None of that is a knock on the Patriots. New England has a different culture and much longer-sustained success than the Buccaneers do. Even as Brady thanked Arians in his post, he did so by saying, “Thanks for putting up with me!” Who knows whether that could have lasted five years, let alone 20. And a funny thing happened as Brady got some distance from New England: The frost between him and Belichick seemed to thaw, at least a bit. In October, when the Buccaneers beat the Patriots at Gillette Stadium, Belichick went to the Tampa Bay locker room after the game and talked privately with Brady for more than 20 minutes. Brady’s Man in the Arena docuseries on ESPN is largely dedicated to his time in New England. It wouldn’t be the first time two people with different personalities who’d simply gotten sick of each other mended fences after some healthy time apart.
That doesn’t explain the omission of the Patriots in Brady’s post. Maybe he never will, or maybe there will be some additional video or tribute planned in the future. Maybe there are still too many open wounds. But perhaps it’s also complicated for Brady to weave New England into his retirement while still expressing himself as an individual given what they did as a collective.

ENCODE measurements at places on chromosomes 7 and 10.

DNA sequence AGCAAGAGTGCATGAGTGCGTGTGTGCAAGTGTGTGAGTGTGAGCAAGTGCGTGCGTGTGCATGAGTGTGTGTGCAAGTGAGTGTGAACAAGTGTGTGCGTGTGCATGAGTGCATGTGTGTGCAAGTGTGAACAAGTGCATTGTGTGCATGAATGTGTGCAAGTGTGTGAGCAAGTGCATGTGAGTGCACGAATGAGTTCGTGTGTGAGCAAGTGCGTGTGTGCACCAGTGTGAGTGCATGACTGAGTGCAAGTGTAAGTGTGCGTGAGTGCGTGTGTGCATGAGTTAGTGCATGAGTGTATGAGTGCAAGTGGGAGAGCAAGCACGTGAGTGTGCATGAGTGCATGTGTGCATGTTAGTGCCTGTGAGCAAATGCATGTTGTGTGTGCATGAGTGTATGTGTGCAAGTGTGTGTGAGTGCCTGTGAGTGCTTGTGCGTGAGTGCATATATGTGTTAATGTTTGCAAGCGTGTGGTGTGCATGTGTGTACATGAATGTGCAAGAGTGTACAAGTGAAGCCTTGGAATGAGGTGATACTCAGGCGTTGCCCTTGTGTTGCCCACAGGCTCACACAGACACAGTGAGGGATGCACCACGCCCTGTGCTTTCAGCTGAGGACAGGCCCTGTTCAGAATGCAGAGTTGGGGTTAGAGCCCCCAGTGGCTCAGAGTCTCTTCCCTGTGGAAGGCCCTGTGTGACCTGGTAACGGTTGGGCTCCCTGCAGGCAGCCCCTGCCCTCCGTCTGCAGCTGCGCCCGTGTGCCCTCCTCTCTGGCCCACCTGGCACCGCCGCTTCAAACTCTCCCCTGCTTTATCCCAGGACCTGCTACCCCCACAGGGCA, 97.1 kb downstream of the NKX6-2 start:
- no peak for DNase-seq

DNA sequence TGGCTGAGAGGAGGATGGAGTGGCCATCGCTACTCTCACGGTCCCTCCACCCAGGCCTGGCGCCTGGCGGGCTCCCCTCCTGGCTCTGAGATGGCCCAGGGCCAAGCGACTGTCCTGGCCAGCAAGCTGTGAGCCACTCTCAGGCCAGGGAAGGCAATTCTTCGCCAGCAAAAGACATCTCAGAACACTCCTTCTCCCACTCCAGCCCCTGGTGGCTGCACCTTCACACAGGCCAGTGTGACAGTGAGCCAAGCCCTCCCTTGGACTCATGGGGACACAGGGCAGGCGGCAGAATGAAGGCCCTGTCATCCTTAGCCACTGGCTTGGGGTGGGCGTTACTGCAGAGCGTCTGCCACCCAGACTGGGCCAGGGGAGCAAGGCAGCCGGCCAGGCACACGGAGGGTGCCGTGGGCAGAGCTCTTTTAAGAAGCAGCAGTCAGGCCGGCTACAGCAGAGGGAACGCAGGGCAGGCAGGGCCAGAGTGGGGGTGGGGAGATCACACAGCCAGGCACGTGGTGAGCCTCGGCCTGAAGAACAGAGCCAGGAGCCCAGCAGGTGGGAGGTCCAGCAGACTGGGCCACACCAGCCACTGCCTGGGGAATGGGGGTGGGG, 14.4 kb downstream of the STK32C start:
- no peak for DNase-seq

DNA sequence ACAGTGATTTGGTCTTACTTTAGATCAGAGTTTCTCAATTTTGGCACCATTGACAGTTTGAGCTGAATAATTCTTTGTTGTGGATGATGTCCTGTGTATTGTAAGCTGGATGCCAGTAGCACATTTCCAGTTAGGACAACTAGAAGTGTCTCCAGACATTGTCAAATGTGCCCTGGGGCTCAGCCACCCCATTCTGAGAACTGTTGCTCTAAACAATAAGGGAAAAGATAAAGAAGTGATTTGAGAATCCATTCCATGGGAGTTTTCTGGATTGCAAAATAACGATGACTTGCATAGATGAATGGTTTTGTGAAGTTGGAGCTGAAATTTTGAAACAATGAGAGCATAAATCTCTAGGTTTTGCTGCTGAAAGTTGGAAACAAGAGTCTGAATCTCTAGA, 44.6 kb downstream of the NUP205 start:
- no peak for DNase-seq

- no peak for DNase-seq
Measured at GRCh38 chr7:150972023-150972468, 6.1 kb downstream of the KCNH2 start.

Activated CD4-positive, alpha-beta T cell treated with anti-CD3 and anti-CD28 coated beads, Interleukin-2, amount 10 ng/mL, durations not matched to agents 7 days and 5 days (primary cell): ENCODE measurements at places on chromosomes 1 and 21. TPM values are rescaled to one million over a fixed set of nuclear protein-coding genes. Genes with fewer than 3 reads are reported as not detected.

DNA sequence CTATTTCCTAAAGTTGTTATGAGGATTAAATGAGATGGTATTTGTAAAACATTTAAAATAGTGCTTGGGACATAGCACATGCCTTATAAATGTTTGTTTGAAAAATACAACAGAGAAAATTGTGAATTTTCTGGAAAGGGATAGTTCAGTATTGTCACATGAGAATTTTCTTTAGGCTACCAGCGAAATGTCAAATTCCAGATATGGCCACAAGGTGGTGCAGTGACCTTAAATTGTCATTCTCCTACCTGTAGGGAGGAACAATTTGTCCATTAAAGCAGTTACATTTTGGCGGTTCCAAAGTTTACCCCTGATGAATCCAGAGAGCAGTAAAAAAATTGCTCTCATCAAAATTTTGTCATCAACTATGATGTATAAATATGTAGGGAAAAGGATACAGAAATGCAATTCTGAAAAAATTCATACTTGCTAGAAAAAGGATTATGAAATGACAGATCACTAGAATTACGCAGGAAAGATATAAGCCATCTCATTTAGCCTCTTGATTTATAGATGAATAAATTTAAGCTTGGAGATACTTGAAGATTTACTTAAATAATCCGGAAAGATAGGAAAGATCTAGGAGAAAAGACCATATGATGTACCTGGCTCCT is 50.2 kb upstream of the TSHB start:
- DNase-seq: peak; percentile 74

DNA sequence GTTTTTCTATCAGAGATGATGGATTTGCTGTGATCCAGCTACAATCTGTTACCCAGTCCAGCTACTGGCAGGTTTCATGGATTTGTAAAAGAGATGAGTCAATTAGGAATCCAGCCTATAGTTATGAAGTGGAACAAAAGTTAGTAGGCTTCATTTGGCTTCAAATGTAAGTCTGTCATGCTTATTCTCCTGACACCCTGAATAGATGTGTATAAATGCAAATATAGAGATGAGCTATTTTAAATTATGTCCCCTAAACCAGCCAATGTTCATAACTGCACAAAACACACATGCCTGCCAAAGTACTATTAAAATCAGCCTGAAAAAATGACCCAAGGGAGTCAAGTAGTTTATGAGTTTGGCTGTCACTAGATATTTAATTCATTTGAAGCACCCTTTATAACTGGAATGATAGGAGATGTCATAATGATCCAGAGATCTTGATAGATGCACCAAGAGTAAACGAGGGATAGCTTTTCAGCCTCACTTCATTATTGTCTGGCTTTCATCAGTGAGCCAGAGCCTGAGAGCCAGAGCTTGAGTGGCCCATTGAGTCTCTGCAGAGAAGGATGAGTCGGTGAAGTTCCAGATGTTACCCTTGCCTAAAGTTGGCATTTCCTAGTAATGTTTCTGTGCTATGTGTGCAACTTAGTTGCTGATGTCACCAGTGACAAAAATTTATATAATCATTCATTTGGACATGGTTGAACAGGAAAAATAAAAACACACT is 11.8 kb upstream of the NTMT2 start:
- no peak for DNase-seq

Brady became a superstar as a Patriot and, together, they were the story of the league for two decades. During that time, though, Brady’s story became bigger than football alone. He became a global star, with name recognition among many who could not name a single other NFL player. He was referenced in song lyrics, modeled clothes, hosted Saturday Night Live, and married Gisele Bündchen, supermodel mogul who is recognizable internationally by only her first name. At times, this was tough to square with a team culture in which nothing is supposed to be bigger than football. Many people know the name Bill Belichick, but no one has ever snapped his photo at the Met Gala.
Few players in NFL history become bigger than the teams they play for—player movement is so routine and careers are so short that fans are used to rooting for teams over individuals, even stars, as rosters churn and reiterate themselves over and over. Brady was different, even if the very team and culture he outgrew was an essential part of how he became a singular figure. In the ultimate team game, Brady’s legacy is as an individual, particularly after his final two seasons in Tampa helped him write a final chapter apart from the only organization that could claim to eclipse his stardom. Brady didn’t retire as a Patriot, or as a Buccaneer, really. He did so as himself.